Key steps to dealing with dry baby skin
- Let newborn skin-peeling take its course.
- For dry skin on baby's head and face, keep baby hydrated with regular feeds. Dehydration is a common cause of dry skin.
- For ichthyosis or eczema discuss prescription creams with your GP.
- Stick to short, lukewarm baths.
- Use mild soap like Baby Dove to wash skin.
- Use mild detergents like Persil Non-Bio for clothing.
Is your little one unlucky enough to suffer from dry patches and a flaky scalp? Read our top tips on how to treat very dry baby skin – in particular, when it is found on the forehead, scalp, and face.
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Most common causes for newborn dry scalp and skin
A newborn's dry face, forehead or scalp is not unusual but do you know what causes it? Here are a few top causes for dry patches on baby skin around their face:
- New-born dry face caused by naturally peeling skin. The most common cause for dry skin on your baby’s face in the first week or two is natural exfoliation. The amniotic fluid prevents this from happening inside the womb, so the skin is likely to peel for a short while after birth. Preterm babies will peel less than those born at term while those born late will peel more.
- Dry patches on baby skin caused by lengthy baths. Are you prone to giving your baby long baths in warm water? This could increase the risk of dry skin as it strips away the body’s naturally produced oils in the skin. Stick to shorter baths and see if the dry skin clears up or reduces.
- Very dry baby skin caused by dehydration. Just as with adults, your baby could simply be dehydrated. Make sure you keep them fed and hydrated throughout the day and night.
- Dry skin on baby's forehead, scalp or facial skin caused by a medical condition. If your baby’s skin is dry and not caused by one of the above causes then it could be ichthyosis. This is a condition which causes scaly-looking skin and is usually diagnosed by a doctor based on physical examination, family medical history, and a blood or skin sample.
- Dry patches on baby skin caused by eczema. If you notice red and chafed skin or itchy, dry, peeling skin, then this could be a sign of eczema. Read about common eczema triggers here.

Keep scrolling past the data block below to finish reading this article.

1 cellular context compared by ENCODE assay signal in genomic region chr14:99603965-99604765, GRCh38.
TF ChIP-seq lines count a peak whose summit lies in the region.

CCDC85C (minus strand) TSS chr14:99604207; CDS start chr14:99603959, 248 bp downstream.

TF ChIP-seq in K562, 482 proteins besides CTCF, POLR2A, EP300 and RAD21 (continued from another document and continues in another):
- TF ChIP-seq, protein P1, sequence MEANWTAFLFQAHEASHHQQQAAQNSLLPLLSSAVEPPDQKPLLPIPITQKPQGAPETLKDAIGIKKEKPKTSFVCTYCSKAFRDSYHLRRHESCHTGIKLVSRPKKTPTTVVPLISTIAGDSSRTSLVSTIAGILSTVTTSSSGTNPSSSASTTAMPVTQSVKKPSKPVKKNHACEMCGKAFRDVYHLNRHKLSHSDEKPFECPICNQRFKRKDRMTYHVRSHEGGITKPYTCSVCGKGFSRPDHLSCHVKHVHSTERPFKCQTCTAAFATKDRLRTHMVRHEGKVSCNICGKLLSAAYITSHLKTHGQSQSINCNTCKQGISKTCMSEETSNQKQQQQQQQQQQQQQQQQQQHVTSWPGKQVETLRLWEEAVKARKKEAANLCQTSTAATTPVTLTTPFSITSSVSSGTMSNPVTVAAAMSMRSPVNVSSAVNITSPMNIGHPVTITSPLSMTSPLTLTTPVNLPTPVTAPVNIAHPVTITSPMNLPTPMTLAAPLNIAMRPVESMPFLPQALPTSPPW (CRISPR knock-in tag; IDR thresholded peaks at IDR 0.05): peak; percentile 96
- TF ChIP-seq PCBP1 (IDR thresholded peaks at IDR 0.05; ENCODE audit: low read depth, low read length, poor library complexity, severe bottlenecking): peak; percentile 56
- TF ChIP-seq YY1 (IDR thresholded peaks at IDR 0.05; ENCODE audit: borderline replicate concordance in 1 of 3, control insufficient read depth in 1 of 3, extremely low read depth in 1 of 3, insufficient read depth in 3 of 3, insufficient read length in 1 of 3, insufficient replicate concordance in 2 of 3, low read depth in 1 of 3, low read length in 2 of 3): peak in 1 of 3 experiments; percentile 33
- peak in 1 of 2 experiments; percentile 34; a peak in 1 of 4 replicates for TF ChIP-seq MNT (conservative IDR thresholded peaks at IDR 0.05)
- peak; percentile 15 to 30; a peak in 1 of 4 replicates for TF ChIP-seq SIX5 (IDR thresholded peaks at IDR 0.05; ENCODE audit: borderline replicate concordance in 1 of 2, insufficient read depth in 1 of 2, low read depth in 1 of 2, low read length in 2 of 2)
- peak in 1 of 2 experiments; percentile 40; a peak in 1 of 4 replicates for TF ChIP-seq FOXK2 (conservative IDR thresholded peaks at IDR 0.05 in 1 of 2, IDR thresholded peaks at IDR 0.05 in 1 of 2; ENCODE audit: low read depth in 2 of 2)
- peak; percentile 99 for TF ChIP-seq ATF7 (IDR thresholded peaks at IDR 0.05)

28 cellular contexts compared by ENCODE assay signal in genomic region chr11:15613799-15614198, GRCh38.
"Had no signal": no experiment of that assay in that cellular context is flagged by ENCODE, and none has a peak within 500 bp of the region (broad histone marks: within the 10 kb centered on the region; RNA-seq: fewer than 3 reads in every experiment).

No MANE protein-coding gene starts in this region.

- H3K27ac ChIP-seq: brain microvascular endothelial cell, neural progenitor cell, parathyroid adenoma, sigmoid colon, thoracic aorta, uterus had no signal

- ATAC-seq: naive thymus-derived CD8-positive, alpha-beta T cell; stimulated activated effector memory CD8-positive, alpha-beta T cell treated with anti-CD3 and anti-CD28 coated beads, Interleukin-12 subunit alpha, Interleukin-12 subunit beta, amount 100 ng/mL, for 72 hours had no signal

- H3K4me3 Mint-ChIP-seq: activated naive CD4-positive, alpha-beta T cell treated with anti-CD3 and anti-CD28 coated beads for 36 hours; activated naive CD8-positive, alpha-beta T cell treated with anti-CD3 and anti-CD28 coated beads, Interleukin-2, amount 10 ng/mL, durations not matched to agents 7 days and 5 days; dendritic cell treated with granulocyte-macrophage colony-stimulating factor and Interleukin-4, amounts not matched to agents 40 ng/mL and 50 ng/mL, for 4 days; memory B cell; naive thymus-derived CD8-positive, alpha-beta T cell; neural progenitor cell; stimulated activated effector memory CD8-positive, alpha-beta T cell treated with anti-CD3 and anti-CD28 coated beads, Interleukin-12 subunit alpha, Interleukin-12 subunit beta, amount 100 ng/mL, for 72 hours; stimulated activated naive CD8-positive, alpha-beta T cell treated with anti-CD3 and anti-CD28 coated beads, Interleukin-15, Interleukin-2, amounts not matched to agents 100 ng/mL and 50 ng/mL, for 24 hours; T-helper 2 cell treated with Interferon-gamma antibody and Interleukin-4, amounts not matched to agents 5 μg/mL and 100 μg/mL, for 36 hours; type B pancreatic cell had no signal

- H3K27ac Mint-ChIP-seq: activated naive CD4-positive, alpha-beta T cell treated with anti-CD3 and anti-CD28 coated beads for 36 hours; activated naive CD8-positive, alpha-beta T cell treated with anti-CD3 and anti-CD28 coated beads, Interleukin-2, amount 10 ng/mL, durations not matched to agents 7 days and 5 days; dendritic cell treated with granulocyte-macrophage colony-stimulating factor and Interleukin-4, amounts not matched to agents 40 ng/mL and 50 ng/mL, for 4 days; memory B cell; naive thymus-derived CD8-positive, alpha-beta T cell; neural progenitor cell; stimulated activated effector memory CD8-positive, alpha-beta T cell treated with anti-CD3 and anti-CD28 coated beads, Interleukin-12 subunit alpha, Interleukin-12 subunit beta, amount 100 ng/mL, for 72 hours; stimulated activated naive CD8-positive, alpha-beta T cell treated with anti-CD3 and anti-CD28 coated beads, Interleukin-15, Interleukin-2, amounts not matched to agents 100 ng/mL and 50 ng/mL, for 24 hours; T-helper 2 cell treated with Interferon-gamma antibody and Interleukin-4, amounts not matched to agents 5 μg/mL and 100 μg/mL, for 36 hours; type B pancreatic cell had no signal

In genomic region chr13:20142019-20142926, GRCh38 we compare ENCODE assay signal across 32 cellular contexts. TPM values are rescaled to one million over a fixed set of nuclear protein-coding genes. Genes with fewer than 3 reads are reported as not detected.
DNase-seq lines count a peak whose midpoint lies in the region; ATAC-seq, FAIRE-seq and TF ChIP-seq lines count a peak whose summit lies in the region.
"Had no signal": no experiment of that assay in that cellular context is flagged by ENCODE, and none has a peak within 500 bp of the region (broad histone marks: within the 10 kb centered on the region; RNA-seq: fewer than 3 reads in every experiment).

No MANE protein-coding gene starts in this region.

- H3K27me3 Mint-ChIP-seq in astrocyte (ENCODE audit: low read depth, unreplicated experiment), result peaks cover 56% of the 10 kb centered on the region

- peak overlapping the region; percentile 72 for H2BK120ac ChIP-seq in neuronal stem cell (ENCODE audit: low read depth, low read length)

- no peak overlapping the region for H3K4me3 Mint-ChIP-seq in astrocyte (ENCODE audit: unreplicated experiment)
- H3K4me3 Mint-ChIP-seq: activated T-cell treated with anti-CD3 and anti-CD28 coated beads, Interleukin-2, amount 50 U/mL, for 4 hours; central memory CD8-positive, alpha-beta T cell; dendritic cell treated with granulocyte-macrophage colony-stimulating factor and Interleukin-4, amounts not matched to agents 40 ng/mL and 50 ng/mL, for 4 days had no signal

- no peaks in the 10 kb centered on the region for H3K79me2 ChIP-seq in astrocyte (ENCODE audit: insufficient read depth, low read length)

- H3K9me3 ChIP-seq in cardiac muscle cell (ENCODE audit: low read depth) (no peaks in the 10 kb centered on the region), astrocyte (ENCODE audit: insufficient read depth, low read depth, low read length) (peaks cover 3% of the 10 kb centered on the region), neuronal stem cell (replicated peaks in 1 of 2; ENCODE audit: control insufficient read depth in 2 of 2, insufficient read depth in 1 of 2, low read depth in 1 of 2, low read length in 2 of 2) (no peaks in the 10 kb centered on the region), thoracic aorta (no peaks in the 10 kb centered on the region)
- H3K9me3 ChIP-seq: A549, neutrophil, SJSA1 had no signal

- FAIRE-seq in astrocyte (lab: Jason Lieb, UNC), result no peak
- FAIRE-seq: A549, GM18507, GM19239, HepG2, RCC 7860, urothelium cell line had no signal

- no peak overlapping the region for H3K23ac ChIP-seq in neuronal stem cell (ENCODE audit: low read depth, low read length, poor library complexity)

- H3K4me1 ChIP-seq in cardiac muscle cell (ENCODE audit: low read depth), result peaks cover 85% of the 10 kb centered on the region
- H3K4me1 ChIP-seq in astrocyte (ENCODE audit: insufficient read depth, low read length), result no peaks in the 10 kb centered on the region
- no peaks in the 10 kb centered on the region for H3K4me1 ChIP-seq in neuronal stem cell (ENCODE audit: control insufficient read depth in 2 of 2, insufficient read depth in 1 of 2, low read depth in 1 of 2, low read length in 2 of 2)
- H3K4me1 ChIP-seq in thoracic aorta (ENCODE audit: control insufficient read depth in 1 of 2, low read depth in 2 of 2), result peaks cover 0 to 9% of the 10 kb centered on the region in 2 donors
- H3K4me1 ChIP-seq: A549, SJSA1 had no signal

Steps to treat dry skin on baby's forehead, scalp, and facial areas
With the following steps, you can learn how to treat the above causes for dry skin on your baby's scalp, forehead, and facial areas.
- For natural peeling ... skin peeling in the first couple of weeks after birth is a completely natural process so don't panic. Most babies will not require treatment but to speed up the process you can try dry humidifiers or warm baths. For more baby bath advice check out our article on how to bathe a new-born for the first time.
- For dehydration ... give your baby regular feeds. The World Health Organization (WHO) recommend exclusive breastfeeding for six months from the time of birth but this isn't possible for every mum. If you are not breastfeeding, keep your baby hydrated with your chosen formula instead.
- For eczema and ichthyosis ... speak to your doctor for advice on appropriate creams to treat it. Eczema and ichthyosis cannot be cured, sadly., but their symptoms can be managed.
How to prevent dry skin on baby's head, face, and forehead
While it is important to know common causes and treatment for dry skin, it’s also important to protect your baby and prevent dry skin where possible. Dry scalp and facial skin can be easily prevented using the following steps:
- Limit your baby’s bath time to no more than 15 minutes.
- Ensure that you use a soft towel when drying your baby’s skin, always patting instead of rubbing.
- Always use mild soaps such as Baby Dove for washing your baby.
- Switch your detergent and fabric conditioner to milder alternatives such as Persil Non-Bio and Comfort Pure.
- Use a baby-safe moisturiser if needed.
Follow these guidelines to help care for your newborn baby; dry scalp, forehead, and facial skin needn't be a concern anymore - your little bundle will have skin as smooth as, well, a baby!